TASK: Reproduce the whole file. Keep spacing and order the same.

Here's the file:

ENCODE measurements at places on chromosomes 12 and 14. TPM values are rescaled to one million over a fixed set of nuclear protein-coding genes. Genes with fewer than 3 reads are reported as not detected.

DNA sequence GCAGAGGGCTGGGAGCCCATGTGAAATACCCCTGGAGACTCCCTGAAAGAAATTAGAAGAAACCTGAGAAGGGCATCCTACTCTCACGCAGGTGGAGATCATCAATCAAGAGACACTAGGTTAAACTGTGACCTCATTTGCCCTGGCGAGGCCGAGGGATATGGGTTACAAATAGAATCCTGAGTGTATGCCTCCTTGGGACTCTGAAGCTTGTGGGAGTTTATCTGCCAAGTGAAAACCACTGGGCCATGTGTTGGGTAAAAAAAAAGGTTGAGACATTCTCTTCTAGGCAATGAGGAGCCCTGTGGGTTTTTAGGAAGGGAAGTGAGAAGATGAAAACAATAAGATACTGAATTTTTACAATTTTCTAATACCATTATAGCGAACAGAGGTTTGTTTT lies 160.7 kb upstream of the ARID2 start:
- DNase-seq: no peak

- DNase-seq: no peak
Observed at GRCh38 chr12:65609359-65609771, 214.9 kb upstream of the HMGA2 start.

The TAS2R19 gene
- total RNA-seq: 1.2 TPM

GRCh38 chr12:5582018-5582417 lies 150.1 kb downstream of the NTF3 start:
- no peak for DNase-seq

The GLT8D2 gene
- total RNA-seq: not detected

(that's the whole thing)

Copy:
ENCODE measurements at places on chromosomes 12 and 14. TPM values are rescaled to one million over a fixed set of nuclear protein-coding genes. Genes with fewer than 3 reads are reported as not detected.

DNA sequence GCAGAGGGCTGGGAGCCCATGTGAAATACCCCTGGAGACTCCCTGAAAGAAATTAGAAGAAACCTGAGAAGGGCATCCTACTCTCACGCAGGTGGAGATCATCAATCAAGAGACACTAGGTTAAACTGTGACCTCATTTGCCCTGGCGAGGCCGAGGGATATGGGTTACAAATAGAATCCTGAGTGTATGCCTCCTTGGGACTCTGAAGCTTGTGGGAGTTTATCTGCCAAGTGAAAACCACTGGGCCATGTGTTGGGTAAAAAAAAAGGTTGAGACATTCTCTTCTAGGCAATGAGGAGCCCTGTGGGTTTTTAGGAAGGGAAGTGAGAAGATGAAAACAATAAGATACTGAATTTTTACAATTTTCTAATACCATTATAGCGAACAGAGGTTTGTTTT lies 160.7 kb upstream of the ARID2 start:
- DNase-seq: no peak

- DNase-seq: no peak
Observed at GRCh38 chr12:65609359-65609771, 214.9 kb upstream of the HMGA2 start.

The TAS2R19 gene
- total RNA-seq: 1.2 TPM

GRCh38 chr12:5582018-5582417 lies 150.1 kb downstream of the NTF3 start:
- no peak for DNase-seq

The GLT8D2 gene
- total RNA-seq: not detected